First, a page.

However, the state does articulate standards within the framework of its CSET content test. These standards are better than those found in many states, alluding to important areas of academic knowledge. For example, in the area of history and social science, candidates must understand world history, including medieval and early modern times; U.S. history, including early exploration, the colonial era and the war for independence; and California history, including the pre-Columbian period through the gold rush. 


Recommendations for California

Require a content test that ensures sufficient knowledge in all subjects.
California should ensure that its subject-matter test for elementary teacher candidates is well aligned with the Common Core Standards, which represent an effort to significantly raise the standards for the knowledge and skills American students will need for college readiness and global competitiveness.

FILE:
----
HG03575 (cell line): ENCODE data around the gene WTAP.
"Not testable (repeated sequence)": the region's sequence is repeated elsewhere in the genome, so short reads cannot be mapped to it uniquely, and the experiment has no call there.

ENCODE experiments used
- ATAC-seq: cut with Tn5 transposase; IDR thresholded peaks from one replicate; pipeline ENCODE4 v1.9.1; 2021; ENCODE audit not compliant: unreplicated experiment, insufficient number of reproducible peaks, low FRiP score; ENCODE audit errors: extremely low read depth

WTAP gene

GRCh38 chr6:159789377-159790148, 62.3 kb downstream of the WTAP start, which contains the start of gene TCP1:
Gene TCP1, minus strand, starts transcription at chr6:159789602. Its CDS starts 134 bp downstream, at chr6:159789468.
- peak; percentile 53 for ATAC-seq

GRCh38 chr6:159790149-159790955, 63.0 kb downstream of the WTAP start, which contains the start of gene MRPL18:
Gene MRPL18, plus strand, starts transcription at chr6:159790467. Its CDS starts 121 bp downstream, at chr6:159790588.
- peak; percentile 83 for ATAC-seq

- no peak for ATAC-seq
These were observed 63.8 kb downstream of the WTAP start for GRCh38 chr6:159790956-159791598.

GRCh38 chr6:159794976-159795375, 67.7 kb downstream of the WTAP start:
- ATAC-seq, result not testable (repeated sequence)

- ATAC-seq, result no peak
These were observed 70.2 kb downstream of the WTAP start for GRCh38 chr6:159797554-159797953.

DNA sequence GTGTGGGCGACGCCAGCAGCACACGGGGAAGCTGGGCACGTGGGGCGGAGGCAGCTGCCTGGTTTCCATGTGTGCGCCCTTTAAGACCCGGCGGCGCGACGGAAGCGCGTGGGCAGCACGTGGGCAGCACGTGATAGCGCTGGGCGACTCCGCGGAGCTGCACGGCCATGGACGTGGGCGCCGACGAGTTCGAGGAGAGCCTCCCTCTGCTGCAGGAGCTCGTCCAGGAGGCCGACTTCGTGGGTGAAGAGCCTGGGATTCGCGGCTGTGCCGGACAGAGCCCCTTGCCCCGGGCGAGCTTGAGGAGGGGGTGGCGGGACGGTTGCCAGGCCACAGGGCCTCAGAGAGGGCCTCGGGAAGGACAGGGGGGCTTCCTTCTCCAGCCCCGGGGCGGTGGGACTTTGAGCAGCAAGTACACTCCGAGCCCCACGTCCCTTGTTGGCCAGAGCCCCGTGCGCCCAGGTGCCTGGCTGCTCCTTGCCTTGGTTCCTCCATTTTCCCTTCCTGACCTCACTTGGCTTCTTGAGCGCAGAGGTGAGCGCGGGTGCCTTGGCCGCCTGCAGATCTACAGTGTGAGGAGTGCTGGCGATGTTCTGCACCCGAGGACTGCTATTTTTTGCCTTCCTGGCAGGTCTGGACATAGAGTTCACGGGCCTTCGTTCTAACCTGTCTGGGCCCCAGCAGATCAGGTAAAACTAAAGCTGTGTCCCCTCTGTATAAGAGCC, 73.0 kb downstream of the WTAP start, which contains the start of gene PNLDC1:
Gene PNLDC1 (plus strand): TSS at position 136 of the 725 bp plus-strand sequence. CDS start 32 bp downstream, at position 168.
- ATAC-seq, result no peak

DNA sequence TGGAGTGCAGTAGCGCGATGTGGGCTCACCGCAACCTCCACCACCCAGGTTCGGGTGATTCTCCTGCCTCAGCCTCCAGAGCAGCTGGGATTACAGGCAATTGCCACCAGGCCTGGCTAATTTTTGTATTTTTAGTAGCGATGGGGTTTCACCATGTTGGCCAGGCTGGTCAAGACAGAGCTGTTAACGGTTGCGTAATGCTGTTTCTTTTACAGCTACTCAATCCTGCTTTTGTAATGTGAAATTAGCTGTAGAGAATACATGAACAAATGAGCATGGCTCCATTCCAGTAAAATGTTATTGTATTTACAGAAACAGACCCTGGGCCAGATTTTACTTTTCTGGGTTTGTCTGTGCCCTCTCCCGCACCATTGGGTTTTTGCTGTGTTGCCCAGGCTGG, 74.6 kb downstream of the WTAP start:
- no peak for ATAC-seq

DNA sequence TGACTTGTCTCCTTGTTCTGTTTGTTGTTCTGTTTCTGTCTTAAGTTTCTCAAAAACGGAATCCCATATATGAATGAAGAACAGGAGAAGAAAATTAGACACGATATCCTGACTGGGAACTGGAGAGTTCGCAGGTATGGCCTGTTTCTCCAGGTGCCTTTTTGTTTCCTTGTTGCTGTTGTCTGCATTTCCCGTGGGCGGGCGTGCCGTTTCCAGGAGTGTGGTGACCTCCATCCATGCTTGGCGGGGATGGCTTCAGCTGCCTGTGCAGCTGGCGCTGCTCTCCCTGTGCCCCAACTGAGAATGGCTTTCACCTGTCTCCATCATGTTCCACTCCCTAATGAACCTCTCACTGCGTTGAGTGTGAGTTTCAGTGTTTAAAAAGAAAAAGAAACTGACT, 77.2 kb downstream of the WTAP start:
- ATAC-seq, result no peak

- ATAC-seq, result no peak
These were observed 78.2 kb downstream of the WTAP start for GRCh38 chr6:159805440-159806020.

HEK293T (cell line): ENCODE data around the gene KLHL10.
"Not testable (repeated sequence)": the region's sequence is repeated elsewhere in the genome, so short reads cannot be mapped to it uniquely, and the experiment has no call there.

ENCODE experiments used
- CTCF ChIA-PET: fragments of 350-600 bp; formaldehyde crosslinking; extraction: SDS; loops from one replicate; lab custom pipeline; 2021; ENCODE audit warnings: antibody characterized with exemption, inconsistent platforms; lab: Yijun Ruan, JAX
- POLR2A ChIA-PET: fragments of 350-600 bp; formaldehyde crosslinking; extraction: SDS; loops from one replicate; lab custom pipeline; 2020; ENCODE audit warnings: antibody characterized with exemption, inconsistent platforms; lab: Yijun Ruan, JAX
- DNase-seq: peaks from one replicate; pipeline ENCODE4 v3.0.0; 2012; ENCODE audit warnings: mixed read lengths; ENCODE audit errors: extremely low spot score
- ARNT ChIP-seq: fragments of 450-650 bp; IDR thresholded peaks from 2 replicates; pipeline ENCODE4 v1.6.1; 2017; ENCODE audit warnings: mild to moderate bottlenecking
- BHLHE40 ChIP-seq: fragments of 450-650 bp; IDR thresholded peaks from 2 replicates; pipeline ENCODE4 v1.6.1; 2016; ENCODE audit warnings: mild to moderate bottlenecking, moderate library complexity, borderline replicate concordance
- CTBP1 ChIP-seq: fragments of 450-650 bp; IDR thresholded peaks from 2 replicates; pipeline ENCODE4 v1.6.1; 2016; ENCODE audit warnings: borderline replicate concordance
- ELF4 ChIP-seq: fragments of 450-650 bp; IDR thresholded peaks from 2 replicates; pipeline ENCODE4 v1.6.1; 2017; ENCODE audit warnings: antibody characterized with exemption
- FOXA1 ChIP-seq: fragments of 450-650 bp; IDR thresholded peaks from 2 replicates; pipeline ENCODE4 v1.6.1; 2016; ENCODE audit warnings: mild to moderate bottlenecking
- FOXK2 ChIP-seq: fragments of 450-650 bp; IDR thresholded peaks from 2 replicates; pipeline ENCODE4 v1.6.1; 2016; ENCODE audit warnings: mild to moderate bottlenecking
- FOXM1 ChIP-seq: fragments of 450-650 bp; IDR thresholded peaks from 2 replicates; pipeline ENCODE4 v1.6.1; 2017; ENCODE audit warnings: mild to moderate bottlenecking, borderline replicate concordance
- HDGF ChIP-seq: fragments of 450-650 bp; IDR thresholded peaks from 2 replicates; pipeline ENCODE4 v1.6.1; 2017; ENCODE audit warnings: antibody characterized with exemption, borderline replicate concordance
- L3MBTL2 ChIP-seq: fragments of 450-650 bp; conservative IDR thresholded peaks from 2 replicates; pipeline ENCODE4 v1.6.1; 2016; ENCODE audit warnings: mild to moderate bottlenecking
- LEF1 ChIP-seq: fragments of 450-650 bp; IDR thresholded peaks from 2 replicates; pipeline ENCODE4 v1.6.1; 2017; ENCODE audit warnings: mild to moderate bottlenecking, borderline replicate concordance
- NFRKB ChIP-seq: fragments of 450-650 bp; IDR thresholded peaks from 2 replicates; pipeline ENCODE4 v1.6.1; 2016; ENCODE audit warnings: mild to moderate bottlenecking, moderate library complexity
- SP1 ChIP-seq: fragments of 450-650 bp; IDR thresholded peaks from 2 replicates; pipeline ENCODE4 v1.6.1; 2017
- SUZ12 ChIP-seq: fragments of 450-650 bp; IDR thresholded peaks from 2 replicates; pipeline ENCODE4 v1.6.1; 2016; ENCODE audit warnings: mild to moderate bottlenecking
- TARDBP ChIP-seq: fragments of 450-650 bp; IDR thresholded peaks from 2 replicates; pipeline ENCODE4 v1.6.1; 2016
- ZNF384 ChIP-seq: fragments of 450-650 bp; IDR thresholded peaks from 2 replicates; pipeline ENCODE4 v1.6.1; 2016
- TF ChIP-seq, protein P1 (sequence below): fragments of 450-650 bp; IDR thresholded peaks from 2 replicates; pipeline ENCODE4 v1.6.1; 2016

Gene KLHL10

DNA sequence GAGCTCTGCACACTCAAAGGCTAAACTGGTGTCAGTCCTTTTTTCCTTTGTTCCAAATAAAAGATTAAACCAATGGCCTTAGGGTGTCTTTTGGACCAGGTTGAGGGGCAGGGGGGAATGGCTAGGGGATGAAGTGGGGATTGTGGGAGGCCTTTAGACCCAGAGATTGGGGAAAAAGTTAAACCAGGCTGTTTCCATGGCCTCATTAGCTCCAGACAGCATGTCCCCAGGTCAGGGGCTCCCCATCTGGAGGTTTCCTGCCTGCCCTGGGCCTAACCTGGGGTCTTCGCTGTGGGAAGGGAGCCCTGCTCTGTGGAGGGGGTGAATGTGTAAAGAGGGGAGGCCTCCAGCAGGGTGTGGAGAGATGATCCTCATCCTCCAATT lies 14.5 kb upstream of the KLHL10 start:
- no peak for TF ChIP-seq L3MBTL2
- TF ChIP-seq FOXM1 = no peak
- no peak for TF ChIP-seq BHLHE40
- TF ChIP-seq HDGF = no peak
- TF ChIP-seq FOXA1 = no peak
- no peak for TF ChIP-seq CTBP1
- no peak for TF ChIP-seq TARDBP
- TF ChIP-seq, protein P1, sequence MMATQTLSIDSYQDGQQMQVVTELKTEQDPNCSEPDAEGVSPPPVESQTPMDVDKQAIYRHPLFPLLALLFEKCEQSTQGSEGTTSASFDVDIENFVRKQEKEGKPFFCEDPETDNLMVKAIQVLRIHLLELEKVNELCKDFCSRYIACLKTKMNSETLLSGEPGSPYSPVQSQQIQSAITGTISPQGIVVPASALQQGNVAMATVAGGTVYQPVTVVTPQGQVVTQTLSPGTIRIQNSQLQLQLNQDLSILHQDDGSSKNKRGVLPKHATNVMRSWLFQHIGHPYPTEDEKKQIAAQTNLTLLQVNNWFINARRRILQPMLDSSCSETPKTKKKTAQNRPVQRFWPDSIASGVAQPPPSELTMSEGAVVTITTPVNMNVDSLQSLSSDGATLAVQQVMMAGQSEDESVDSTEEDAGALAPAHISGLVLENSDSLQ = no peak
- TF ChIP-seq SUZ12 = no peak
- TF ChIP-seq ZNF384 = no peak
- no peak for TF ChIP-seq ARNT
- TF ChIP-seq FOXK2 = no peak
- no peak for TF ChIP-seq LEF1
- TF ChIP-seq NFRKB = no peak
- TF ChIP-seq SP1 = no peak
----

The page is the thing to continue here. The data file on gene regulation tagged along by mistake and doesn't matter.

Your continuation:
Although California is on the right track by administering a three-part licensing test, thus making it harder for teachers to pass if they fail some subject areas, the state is encouraged to further strengthen its policy and require separate passing scores for each subject on its multiple-subject test.

Require at least an academic concentration.
Although California's policy requires that elementary teacher candidates have an arts and sciences major, the state's language does not ensure that these teachers will earn a content specialization in an academic subject area.

State response to our analysis

California was helpful in providing NCTQ with facts that enhanced this analysis. The state also contended that the recommendation made by NCTQ is based on inaccurate information. It reiterated that California requires a passing score on all three subtests of the multiple-subject CSET examination. Teacher candidates who fail a section may retake that particular section without having to repeat those sections already passed.